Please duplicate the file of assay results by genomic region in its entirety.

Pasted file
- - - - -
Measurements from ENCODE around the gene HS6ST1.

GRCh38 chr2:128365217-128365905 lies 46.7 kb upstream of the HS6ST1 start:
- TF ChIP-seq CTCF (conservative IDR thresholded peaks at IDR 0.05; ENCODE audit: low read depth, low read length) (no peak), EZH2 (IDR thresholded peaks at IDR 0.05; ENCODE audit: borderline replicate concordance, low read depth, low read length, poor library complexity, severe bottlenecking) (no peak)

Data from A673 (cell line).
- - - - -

Measurements from ENCODE around the gene HS6ST1.

GRCh38 chr2:128365217-128365905 lies 46.7 kb upstream of the HS6ST1 start:
- TF ChIP-seq CTCF (conservative IDR thresholded peaks at IDR 0.05; ENCODE audit: low read depth, low read length) (no peak), EZH2 (IDR thresholded peaks at IDR 0.05; ENCODE audit: borderline replicate concordance, low read depth, low read length, poor library complexity, severe bottlenecking) (no peak)

Data from A673 (cell line).